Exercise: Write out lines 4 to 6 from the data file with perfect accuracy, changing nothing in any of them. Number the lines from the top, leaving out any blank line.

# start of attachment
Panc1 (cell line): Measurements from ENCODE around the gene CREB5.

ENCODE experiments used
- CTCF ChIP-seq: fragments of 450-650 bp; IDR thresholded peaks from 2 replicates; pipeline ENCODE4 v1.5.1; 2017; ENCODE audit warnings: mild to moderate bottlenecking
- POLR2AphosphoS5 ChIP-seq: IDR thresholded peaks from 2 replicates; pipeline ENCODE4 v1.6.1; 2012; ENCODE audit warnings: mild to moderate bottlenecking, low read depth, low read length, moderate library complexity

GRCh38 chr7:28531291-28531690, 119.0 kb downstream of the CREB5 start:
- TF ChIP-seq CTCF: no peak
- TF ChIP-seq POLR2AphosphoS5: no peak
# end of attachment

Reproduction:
- POLR2AphosphoS5 ChIP-seq: IDR thresholded peaks from 2 replicates; pipeline ENCODE4 v1.6.1; 2012; ENCODE audit warnings: mild to moderate bottlenecking, low read depth, low read length, moderate library complexity

GRCh38 chr7:28531291-28531690, 119.0 kb downstream of the CREB5 start:
- TF ChIP-seq CTCF: no peak